Pumpkin Champ Floats His Boat

Many curious watercraft have cruised the Connecticut River, but few can hold a candle to Alan Reynolds' prize-winning pumpkin, now fitted out for a run in the Guinness Book of World Records. Correspondent Dan Cain of CBS News affiliate WFSB-TV in Hartford, Connecticut, was there.

The pumpkin going for the record is no run-of-the-mill super-sized summer squash. She's a purebred.



"There are two famous pumpkins," Reynolds says. "There's the 567.5 Mumbard and the 827 Holland. This is an offspring from the 567.5 Mumbard."

Launching a pumpkin is no piece of pie. It takes a keen sense of balance, a subtle understanding of currents and tides, to say nothing of a knowledge of gravity and the ability to endure the fumes of a now rapidly decomposing organism.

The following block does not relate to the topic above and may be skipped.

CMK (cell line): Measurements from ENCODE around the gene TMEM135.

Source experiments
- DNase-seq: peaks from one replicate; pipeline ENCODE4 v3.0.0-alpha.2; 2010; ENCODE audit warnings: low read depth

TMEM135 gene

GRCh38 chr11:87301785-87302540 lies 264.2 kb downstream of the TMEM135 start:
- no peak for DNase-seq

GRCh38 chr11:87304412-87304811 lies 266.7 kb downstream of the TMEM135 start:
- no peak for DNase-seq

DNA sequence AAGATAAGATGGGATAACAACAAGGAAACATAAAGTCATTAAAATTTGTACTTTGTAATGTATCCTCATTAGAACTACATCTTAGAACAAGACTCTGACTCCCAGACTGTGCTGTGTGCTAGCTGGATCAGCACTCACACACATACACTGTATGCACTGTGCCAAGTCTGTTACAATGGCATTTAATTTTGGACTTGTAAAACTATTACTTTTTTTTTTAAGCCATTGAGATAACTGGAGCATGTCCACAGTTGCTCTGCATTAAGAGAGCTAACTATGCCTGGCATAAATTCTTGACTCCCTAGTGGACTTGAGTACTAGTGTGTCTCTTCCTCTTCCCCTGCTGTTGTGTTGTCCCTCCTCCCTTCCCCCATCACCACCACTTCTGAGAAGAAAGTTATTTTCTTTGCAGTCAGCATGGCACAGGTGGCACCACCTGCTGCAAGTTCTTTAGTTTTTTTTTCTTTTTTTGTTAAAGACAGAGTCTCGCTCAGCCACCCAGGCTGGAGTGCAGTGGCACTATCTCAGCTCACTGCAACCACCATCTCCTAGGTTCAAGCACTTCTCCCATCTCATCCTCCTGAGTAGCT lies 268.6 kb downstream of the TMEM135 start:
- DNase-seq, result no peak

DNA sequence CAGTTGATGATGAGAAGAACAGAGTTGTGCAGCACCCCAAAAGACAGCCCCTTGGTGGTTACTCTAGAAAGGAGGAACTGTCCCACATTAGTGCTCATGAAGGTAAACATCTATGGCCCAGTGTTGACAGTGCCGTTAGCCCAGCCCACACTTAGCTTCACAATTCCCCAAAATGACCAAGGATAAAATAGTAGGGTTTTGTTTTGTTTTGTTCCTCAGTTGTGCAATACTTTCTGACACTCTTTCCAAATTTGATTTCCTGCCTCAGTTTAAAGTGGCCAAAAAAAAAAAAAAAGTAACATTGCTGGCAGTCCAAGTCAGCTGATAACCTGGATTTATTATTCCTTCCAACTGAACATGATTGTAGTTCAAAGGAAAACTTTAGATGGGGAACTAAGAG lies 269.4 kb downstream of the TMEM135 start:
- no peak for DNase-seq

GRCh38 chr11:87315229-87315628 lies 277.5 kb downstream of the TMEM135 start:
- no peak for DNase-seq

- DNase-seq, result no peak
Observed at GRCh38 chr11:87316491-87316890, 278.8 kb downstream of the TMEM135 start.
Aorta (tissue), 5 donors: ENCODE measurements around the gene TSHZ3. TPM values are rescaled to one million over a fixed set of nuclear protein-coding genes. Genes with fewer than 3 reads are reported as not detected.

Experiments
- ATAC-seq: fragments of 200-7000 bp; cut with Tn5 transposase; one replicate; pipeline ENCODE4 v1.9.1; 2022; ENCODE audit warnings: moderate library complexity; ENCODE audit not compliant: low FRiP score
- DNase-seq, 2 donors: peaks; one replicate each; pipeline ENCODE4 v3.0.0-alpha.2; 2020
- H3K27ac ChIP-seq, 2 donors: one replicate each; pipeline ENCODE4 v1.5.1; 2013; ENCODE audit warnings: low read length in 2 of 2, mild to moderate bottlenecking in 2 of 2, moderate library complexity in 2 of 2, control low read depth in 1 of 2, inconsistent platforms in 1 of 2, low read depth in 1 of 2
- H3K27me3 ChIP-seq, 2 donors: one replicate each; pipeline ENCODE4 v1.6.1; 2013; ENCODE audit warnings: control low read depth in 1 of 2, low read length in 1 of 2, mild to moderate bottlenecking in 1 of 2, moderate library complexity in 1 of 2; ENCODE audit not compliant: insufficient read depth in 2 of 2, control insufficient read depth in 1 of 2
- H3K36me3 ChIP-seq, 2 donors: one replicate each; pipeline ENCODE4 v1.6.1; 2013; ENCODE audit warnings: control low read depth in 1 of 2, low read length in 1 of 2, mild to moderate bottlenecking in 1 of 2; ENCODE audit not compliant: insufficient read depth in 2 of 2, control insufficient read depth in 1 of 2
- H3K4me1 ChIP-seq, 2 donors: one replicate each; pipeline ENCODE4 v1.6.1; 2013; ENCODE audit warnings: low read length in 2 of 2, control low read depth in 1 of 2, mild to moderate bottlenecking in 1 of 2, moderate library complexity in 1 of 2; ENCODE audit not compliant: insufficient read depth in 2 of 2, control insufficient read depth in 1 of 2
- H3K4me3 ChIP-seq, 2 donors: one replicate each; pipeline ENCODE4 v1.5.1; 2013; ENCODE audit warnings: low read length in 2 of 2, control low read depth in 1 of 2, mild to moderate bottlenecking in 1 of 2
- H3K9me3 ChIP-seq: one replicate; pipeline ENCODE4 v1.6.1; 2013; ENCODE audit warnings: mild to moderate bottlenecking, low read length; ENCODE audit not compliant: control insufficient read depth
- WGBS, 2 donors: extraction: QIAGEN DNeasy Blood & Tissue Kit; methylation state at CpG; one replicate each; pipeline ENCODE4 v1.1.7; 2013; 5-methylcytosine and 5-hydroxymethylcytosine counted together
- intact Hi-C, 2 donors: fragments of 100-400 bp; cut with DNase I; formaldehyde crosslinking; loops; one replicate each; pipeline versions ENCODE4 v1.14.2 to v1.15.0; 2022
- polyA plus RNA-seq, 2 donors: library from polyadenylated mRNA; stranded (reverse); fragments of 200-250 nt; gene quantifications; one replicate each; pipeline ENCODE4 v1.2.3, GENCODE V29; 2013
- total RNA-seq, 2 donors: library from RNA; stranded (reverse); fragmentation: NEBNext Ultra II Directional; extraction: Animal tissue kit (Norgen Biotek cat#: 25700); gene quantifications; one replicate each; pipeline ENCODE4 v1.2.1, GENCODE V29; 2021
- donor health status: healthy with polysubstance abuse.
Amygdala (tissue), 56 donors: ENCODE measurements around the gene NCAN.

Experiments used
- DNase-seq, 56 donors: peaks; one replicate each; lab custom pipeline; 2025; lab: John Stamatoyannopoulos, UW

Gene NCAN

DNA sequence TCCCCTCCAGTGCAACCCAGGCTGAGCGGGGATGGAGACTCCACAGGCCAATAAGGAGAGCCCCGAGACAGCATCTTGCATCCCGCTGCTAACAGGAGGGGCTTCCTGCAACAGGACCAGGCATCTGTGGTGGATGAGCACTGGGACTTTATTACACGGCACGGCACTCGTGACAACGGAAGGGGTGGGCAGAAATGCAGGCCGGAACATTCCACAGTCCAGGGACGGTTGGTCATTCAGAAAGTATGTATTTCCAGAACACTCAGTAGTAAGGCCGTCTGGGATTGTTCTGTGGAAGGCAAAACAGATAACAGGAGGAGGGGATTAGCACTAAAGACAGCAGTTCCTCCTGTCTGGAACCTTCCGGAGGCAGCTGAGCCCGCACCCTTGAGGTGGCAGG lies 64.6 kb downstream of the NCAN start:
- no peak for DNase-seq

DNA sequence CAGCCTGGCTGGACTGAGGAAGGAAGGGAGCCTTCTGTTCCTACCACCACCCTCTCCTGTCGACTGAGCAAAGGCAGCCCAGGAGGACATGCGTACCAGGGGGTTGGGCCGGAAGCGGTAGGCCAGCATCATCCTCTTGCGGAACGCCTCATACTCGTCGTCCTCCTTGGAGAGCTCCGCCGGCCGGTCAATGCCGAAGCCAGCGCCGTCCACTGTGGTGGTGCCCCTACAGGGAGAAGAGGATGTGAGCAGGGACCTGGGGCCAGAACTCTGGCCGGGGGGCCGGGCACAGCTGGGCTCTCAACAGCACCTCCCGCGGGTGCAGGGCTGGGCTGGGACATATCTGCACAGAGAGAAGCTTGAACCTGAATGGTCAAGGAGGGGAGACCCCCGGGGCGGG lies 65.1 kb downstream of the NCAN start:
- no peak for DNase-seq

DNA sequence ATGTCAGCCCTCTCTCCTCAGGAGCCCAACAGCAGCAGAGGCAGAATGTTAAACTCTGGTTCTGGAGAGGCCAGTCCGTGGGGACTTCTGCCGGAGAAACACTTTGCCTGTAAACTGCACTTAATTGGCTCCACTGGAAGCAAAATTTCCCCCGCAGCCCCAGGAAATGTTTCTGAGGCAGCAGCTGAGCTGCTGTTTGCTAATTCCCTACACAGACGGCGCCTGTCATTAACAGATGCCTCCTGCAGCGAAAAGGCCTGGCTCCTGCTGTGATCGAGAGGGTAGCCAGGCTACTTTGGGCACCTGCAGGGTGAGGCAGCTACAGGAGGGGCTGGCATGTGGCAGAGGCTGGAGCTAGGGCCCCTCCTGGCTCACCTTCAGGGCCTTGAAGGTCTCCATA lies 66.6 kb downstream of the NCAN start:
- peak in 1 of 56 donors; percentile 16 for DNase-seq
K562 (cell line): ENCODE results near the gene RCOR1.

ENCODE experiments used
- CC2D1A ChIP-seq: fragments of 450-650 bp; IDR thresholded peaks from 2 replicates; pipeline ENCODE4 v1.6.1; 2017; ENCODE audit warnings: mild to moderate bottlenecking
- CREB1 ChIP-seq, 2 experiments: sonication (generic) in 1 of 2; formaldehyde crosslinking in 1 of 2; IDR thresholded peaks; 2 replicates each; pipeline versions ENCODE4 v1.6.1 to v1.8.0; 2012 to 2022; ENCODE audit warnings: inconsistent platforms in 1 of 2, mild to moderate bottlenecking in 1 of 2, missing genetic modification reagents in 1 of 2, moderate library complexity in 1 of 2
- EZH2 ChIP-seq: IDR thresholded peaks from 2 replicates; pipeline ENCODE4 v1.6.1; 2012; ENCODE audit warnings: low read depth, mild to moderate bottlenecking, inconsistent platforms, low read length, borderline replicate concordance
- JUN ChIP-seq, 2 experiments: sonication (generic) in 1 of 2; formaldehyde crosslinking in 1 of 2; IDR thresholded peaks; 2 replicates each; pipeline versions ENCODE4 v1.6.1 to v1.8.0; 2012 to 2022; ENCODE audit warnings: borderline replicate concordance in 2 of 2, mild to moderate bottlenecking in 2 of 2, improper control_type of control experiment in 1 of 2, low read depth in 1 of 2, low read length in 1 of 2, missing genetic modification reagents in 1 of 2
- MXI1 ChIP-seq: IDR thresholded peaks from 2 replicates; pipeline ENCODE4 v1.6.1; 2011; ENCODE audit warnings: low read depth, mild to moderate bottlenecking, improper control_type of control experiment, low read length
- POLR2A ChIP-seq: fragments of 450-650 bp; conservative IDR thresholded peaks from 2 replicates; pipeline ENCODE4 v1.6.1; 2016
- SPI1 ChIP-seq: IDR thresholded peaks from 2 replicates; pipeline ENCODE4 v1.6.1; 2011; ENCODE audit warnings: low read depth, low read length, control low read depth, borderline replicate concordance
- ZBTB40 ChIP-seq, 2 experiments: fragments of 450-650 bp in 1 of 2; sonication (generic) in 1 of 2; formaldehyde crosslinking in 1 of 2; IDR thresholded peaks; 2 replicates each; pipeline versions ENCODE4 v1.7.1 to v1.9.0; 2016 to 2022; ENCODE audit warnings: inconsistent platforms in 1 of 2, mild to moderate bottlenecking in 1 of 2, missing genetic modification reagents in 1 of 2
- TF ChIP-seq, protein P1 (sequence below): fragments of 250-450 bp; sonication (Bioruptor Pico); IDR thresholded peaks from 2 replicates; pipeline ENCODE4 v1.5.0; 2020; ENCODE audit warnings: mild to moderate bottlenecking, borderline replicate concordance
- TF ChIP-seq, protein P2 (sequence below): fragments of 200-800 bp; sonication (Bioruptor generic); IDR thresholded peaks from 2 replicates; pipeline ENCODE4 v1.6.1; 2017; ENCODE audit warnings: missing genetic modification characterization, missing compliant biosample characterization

After a bit of bobbing about, Reynolds silently slipped out into the current of the river.

"It is putting up quite a wake," his friend jokes. "It's incredible. No wake zone, slow down."

Actually, speed was not a serious concern for Reynolds as much as simply staying afloat and maintaining a certain amount of dignity and decorum as he donned a pumpkin mask.
What advice would Reynolds have for other aspiring pumpkineers? "If you're fighting a current or a tide, I would definitely use a gas motor," Reynolds says.

Reported By Dan Cain